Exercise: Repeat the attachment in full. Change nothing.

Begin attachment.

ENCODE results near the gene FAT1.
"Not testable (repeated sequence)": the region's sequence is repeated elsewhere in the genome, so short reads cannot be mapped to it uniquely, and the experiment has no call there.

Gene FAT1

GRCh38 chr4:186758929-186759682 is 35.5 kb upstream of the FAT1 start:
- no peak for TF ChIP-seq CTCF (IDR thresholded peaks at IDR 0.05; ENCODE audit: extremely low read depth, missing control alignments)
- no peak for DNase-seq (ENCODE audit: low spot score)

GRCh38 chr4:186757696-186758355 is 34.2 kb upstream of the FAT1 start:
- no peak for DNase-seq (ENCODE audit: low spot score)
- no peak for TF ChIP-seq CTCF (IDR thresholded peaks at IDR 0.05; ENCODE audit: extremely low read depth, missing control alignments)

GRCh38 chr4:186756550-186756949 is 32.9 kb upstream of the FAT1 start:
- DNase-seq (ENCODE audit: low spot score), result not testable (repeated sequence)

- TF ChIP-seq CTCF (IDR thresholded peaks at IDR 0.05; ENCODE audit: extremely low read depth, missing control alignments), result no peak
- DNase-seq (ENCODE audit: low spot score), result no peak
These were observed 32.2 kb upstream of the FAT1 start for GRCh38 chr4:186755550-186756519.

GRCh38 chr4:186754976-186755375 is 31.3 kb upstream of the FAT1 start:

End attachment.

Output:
ENCODE results near the gene FAT1.
"Not testable (repeated sequence)": the region's sequence is repeated elsewhere in the genome, so short reads cannot be mapped to it uniquely, and the experiment has no call there.

Gene FAT1

GRCh38 chr4:186758929-186759682 is 35.5 kb upstream of the FAT1 start:
- no peak for TF ChIP-seq CTCF (IDR thresholded peaks at IDR 0.05; ENCODE audit: extremely low read depth, missing control alignments)
- no peak for DNase-seq (ENCODE audit: low spot score)

GRCh38 chr4:186757696-186758355 is 34.2 kb upstream of the FAT1 start:
- no peak for DNase-seq (ENCODE audit: low spot score)
- no peak for TF ChIP-seq CTCF (IDR thresholded peaks at IDR 0.05; ENCODE audit: extremely low read depth, missing control alignments)

GRCh38 chr4:186756550-186756949 is 32.9 kb upstream of the FAT1 start:
- DNase-seq (ENCODE audit: low spot score), result not testable (repeated sequence)

- TF ChIP-seq CTCF (IDR thresholded peaks at IDR 0.05; ENCODE audit: extremely low read depth, missing control alignments), result no peak
- DNase-seq (ENCODE audit: low spot score), result no peak
These were observed 32.2 kb upstream of the FAT1 start for GRCh38 chr4:186755550-186756519.

GRCh38 chr4:186754976-186755375 is 31.3 kb upstream of the FAT1 start: